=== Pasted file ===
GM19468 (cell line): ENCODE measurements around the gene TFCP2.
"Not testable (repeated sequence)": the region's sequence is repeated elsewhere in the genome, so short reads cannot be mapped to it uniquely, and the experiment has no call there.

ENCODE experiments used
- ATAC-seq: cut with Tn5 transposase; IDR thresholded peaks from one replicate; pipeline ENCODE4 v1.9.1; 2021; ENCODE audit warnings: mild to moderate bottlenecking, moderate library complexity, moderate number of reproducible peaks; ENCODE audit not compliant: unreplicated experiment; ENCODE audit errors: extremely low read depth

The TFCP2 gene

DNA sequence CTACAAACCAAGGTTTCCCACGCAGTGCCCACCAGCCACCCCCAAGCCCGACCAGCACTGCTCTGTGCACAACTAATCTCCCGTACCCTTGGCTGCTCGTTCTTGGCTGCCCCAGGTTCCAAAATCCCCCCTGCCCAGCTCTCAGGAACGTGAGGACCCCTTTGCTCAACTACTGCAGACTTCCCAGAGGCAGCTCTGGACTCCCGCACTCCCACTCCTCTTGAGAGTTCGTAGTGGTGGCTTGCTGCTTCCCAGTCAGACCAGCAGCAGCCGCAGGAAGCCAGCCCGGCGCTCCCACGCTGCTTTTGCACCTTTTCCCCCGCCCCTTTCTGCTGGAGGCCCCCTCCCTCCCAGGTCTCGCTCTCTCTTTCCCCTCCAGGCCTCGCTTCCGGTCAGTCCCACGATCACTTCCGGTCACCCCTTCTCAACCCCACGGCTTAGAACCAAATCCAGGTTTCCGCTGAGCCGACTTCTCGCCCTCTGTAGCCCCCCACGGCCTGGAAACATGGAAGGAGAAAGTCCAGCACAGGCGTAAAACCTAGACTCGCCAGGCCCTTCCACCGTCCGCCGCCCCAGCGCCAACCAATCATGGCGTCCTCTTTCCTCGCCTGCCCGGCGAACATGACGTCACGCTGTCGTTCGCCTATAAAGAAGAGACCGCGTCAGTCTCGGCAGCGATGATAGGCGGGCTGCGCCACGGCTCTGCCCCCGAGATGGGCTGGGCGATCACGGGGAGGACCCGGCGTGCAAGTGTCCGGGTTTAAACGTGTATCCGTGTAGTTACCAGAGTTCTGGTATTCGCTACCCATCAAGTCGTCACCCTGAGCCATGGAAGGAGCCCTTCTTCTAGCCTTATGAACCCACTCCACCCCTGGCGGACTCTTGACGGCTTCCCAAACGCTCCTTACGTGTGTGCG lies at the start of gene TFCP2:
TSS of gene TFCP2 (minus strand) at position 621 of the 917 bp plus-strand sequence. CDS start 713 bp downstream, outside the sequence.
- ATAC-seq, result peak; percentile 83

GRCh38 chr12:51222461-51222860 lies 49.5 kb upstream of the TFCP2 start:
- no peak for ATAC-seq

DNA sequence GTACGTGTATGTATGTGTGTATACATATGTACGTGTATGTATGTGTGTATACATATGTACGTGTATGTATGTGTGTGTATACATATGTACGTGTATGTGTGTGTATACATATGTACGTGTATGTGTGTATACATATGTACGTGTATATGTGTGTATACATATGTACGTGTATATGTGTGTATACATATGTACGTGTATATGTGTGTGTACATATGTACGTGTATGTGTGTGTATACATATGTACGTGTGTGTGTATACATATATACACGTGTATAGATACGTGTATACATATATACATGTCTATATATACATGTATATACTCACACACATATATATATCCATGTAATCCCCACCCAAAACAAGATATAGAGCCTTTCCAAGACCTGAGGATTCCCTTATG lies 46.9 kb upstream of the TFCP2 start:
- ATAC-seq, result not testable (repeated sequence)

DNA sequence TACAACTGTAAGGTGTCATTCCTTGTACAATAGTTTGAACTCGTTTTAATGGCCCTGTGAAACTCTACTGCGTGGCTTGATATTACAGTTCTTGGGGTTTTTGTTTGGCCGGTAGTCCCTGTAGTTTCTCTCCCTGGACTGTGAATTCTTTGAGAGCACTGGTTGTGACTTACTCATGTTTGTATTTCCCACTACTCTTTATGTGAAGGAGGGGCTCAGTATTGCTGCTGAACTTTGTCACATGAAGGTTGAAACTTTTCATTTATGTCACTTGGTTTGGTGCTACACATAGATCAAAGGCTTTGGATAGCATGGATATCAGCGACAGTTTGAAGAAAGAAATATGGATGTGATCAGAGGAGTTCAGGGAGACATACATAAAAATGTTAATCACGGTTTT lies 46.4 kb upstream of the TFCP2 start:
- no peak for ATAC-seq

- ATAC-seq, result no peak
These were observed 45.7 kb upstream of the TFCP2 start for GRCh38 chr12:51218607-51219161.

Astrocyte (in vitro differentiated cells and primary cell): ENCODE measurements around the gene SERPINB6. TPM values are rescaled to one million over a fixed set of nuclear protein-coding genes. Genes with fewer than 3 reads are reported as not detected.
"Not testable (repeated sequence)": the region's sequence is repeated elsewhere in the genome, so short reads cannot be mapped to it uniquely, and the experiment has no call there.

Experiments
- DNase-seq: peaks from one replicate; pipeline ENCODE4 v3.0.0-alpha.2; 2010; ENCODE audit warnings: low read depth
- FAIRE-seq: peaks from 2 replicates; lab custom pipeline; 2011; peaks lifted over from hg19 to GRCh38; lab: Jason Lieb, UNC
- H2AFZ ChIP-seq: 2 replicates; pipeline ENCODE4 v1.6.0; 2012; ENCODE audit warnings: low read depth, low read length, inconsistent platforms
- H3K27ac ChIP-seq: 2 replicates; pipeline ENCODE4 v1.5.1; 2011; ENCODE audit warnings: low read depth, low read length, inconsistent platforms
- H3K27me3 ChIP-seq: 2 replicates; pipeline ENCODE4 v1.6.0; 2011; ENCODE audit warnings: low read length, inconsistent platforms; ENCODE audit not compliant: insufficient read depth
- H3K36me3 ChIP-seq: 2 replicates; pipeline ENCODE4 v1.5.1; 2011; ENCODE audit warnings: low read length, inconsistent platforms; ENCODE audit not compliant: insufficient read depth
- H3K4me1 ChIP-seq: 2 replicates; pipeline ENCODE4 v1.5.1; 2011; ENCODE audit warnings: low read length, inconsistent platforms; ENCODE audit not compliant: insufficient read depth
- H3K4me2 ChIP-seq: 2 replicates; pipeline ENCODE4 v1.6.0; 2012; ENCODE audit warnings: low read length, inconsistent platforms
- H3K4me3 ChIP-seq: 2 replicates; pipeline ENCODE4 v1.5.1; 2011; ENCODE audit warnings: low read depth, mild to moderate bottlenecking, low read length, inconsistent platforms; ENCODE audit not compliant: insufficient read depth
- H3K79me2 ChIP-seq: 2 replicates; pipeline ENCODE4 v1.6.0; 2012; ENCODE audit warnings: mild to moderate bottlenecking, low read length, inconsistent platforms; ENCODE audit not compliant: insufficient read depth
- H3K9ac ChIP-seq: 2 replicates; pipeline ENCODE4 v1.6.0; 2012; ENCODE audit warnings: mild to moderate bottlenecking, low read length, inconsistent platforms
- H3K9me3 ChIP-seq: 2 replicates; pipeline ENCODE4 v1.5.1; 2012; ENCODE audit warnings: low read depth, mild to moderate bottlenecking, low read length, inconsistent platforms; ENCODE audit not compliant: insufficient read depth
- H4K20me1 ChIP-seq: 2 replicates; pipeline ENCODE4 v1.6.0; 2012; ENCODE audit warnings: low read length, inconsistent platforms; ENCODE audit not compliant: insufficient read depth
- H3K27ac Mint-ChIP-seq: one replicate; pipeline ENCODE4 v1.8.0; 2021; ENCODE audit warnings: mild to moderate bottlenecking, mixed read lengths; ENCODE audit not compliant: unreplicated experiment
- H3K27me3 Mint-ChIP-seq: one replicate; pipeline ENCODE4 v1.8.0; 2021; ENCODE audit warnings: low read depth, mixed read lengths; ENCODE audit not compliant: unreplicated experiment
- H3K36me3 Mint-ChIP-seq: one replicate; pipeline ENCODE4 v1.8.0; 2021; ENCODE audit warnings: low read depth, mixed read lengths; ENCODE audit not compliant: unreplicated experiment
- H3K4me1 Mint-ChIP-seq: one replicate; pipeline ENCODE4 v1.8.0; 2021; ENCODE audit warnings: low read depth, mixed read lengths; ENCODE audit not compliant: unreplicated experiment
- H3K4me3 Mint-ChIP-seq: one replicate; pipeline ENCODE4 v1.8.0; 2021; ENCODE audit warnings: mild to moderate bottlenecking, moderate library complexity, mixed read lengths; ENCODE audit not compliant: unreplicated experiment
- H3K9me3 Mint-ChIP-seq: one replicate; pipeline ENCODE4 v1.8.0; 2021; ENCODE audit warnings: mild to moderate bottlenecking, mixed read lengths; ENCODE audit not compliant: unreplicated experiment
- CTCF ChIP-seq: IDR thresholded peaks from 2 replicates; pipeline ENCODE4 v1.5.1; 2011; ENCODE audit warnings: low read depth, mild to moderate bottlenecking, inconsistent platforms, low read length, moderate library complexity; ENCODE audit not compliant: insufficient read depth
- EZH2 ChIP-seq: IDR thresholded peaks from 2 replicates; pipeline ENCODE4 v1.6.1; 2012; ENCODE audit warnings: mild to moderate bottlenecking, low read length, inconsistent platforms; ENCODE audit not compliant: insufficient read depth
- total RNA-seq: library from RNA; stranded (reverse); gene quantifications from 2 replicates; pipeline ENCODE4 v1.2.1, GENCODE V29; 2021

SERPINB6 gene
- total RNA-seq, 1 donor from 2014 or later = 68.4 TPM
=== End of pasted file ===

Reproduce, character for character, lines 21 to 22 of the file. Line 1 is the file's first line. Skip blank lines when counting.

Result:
- FAIRE-seq: peaks from 2 replicates; lab custom pipeline; 2011; peaks lifted over from hg19 to GRCh38; lab: Jason Lieb, UNC
- H2AFZ ChIP-seq: 2 replicates; pipeline ENCODE4 v1.6.0; 2012; ENCODE audit warnings: low read depth, low read length, inconsistent platforms